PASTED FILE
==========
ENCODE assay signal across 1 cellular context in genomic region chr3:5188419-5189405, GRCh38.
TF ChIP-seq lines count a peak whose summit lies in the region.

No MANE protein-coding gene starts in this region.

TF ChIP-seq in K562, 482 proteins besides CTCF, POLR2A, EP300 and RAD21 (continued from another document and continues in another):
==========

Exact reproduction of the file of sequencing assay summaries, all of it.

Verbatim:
ENCODE assay signal across 1 cellular context in genomic region chr3:5188419-5189405, GRCh38.
TF ChIP-seq lines count a peak whose summit lies in the region.

No MANE protein-coding gene starts in this region.

TF ChIP-seq in K562, 482 proteins besides CTCF, POLR2A, EP300 and RAD21 (continued from another document and continues in another):